Bunionectomy Expectations: Before During and After Surgery

Bunionectomy Expectations: Before During and After Surgery

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Bunionectomy Expectations: Before, During, and After Surgery

Bunionectomy Expectations: Before, During, and After Surgery

You can’t remember the last time you could walk around a new city without excruciating pain in your feet. You can’t find shoes that fit your feet right. You’re too embarrassed to wear sandals to summer barbecues.

Sound familiar? You’re not alone. 23% of adults have bunions on their feet, and a whopping 35.7% of those above the age of 65 suffer from the painful foot deformity. It’s more common than you think, especially among women and the elderly.

If you catch it early, you might be able to simply find better fitting shoes to avoid needing bunion surgery. If you’re experiencing almost daily pain, though, a bunionectomy could be the best option for you.

Read on to learn everything you need to know about your bunionectomy and the following bunionectomy recovery.

Before Your Bunion Surgery

First of all, you’ll need to determine if you’re a good candidate for bunion surgery. Make an appointment with a podiatrist if you’re experiencing any of these symptoms:

  • foot pain that gets in the way of everyday activities
  • a consistently swollen and painful big toe
  • inability to bend your big toe
  • inability to walk far without acute pain in your foot

If you have a bad bunion that severely affects your quality of life, it’s likely you’ll be able to have it removed.

Once your surgery is planned, there are a few things you’ll need to do to prepare. First of all, your doctor will perform a few routine health checks, like taking X-rays and testing your blood and urine for illness. You’ll probably need to stop taking medications (including over-the-counter medication) before the surgery, too.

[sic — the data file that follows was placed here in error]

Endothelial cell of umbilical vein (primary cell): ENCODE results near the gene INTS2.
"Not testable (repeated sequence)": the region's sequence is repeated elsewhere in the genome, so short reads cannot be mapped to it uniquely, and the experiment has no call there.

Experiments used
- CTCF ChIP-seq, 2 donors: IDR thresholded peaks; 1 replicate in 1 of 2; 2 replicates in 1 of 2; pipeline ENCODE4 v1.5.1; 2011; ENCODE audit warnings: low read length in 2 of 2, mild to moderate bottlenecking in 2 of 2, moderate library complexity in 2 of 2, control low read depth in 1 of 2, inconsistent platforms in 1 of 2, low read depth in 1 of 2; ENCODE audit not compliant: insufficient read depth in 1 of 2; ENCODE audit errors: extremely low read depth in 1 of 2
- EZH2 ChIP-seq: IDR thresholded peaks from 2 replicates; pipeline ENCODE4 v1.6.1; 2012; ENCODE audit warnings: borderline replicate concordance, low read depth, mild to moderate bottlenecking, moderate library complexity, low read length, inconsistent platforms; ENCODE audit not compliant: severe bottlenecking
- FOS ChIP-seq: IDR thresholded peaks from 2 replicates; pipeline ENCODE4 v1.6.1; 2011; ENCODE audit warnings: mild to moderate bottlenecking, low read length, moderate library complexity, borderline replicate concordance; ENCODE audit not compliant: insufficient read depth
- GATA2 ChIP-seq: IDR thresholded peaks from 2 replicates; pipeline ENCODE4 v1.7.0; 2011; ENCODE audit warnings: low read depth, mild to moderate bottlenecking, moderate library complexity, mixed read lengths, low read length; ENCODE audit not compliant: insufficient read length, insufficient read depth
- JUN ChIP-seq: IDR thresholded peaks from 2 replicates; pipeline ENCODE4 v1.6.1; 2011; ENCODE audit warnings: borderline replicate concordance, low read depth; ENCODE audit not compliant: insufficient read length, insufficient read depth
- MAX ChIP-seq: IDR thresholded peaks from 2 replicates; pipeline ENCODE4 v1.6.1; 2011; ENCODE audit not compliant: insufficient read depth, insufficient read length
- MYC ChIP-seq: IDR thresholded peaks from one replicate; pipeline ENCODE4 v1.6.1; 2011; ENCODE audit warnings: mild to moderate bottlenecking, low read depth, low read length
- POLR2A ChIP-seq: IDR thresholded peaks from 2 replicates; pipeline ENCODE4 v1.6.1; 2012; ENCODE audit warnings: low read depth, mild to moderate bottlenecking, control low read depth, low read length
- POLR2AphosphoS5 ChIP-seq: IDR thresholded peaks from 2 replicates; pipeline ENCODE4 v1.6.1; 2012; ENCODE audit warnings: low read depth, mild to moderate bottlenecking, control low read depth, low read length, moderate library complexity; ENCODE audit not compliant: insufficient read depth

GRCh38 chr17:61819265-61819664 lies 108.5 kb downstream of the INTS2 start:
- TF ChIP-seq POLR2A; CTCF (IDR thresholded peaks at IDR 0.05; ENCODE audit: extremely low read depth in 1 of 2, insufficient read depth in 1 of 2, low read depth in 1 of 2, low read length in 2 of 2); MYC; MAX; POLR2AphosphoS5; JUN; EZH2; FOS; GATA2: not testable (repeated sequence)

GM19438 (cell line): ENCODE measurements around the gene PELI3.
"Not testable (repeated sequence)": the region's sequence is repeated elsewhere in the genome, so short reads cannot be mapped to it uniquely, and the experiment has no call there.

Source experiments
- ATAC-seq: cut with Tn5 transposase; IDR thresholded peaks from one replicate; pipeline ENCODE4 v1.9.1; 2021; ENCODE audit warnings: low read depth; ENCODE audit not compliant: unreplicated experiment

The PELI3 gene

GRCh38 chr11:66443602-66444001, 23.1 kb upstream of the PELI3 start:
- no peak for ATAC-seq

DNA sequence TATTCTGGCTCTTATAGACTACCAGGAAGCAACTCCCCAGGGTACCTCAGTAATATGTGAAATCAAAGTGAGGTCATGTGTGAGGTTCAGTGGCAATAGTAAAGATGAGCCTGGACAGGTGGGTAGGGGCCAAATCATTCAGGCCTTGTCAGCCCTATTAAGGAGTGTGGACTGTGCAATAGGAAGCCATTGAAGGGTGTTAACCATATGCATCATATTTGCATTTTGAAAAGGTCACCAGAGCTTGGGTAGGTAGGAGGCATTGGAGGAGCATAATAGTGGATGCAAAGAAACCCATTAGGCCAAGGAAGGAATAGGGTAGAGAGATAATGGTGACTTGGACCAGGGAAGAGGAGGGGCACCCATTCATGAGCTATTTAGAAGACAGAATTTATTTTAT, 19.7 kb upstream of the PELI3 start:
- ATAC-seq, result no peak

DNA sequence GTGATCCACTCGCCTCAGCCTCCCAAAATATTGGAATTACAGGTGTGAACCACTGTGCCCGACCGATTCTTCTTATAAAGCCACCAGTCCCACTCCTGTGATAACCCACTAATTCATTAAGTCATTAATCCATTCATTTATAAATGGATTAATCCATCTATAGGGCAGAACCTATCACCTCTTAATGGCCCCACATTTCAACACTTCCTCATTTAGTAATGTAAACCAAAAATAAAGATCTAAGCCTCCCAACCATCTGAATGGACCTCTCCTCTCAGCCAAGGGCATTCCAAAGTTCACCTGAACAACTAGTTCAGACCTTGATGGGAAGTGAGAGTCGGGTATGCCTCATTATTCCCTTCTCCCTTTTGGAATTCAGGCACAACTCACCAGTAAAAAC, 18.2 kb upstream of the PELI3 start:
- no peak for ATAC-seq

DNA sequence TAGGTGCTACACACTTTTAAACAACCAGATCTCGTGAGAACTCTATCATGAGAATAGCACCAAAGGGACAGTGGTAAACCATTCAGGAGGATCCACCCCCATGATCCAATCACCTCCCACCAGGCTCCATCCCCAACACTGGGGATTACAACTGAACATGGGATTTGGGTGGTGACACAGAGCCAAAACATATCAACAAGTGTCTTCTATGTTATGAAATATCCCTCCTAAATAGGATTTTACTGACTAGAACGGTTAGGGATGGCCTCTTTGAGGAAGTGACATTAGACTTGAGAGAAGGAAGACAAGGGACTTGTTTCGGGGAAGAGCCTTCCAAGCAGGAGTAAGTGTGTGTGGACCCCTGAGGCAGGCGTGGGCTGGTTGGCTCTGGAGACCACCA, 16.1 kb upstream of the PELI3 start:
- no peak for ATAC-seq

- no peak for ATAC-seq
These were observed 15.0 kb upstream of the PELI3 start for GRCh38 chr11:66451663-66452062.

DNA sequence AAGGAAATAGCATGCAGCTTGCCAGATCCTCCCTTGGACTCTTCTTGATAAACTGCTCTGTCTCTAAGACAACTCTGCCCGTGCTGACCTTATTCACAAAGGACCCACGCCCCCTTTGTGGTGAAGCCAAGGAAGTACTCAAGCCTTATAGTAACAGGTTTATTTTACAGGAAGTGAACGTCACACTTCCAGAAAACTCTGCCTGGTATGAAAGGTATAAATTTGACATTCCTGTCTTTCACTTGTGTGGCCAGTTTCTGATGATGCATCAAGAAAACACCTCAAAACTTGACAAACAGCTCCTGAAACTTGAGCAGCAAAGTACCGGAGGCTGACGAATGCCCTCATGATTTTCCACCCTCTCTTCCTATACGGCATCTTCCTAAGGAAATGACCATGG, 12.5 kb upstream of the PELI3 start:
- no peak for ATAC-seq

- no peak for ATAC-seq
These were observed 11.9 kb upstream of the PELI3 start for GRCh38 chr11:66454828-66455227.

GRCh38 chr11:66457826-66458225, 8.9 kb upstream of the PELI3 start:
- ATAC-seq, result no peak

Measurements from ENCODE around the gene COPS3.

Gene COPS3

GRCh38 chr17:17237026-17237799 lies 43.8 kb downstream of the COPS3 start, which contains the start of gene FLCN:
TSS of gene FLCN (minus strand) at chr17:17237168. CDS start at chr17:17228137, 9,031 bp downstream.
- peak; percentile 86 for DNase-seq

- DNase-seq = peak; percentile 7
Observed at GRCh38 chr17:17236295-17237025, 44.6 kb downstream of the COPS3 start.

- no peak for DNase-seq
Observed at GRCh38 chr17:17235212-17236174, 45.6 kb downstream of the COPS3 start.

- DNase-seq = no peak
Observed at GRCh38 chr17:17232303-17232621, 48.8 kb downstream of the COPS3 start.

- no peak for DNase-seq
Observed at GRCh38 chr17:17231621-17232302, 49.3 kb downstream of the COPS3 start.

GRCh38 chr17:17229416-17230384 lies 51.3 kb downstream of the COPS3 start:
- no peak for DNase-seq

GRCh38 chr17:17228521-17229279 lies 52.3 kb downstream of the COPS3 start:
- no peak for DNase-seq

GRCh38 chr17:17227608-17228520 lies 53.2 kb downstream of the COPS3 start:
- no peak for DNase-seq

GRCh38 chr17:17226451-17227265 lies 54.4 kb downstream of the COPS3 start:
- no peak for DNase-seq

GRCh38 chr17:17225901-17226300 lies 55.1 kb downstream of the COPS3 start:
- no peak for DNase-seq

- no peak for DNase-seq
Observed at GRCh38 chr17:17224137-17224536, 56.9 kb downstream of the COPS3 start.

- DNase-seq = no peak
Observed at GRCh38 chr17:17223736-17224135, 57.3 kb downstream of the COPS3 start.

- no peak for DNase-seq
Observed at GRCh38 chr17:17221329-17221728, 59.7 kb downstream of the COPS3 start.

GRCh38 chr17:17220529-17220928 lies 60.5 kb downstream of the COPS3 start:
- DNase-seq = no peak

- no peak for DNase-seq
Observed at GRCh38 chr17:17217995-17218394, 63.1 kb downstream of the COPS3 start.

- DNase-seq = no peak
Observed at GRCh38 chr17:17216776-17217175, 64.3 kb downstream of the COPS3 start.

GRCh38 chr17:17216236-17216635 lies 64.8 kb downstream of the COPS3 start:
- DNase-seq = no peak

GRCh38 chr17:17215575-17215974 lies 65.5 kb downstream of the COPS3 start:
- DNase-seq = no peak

During Bunion Surgery

Bunion removal is considered a relatively minor surgery, so you probably won’t need general anesthesia. You’ll be given local anesthesia which will numb only your foot.

There are three different types of bunionectomies.

An exostectomy will simply remove the bunion from the foot. An osteotomy will remove the bunion and realign your toe joint into its original position. An arthrodesis will remove the bunion and then realign the toe joint using plates or screws– this is the most extensive bunion surgery.

After the surgery is over, you’ll go to a recovery room until the anesthesia wears off. Expect to be there for just a few hours!

Bunion Surgery Recovery

Foot surgery recovery is typically pretty simple. Since bunion removals are typically outpatient surgeries, you’ll be able to go home as soon as the anesthesia wears off.

The initial recovery will take about six weeks, but you won’t be fully healed for about six months. In the first two weeks, you’ll wear a boot, and won’t be able to walk without crutches.

After the first two weeks are up, you’ll be able to put some weight on the foot, but it’s still best to stay off it as much as possible. You should keep it elevated often, too, and make sure to ice it regularly. Ice will help reduce inflammation, which will speed up the healing process.

After everything is all healed up, make sure to wear roomy shoes from here on out. Ladies, avoid heels for six months minimum after surgery, too.

Experiencing Foot Pain?

If you’re living with pain day in and day out from bunions, take action to heal yourself. It’s a pain you don’t need to live with!

Get in touch today to talk about how we can help you!